Any “plan of action” to be successful must produce positive results. The evaluation process for this plan must be the measurement of the economic conditions that it has prioritized.
An analysis of economic indicators will attest to improvements in the area economy or a continuation of the downslide. Statistics are cold, hard facts. They are not infallible but they do measure in the same manner and the same factors every time. Success or failure can be measured by analysis of:
- Unemployment figures
- Gain or loss of jobs
- Diversification of employment
- Population Figures
- Health care statistics
- Area tax base statistics
- Housing analysis
As indicators change, the plan will need to be flexible and adjustable. Elimination of some problems will allow other problems to increase in priority. As goals are reached, new goals must be established. Success will be measured in “degrees of accomplishment, not by the elimination of goals”.
It is a basic axiom that one’s interests and perceptions determine one’s ideologies. This holds true in the South Delta region. Economic and social interests, as well as, societal influence play a large part in the perception of whether or not economic development activities have been successful. The hard numbers may say that there is success, yet the populace doesn’t believe it because they can’t look around and see the change.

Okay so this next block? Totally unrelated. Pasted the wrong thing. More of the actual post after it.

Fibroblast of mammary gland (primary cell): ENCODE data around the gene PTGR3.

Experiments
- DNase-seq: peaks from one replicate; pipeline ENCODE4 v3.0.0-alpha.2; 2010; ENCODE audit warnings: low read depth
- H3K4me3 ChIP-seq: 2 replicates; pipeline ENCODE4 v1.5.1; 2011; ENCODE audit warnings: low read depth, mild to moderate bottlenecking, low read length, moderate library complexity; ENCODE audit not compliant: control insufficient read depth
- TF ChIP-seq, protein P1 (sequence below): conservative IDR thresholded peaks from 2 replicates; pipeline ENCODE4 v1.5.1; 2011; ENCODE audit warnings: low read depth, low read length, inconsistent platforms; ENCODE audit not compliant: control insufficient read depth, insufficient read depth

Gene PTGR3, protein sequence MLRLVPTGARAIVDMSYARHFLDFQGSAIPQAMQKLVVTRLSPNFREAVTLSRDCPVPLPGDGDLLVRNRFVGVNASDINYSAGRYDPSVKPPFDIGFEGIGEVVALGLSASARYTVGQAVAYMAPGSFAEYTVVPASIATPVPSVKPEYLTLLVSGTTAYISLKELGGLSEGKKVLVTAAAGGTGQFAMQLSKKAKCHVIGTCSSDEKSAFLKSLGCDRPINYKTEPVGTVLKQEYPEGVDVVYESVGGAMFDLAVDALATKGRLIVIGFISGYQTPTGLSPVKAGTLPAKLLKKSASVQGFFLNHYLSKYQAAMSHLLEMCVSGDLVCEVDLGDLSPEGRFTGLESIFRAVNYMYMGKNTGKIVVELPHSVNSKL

Of the socially and politically involved groups in the region, they all list economic development/job creation as a major priority. These groups have, however, changed their point of view on the types of jobs created. There is no longer a willingness to be satisfied with the creation of just any type of job. The emphasis has shifted to jobs that pay better than a 53 living wage and require some skills. This change in emphasis from the citizens of the region does not take into consideration the actual skill levels of the labor force but instead assumes that workforce training will take care of those needs.
A number of paths to improvement will be needed for a region like the Delta. Activities along more than one path will have to take place in order to realize actual and perceived improvement. As regional economic development efforts come to fruition, quality of place improvements, and population increases must also be recognized. Without recognition of multiple factors, maintaining citizen “buy-in” will be extremely difficult. If the citizen investment can’t be maintained and/or increased, improvements will be extremely difficult to maintain and grow.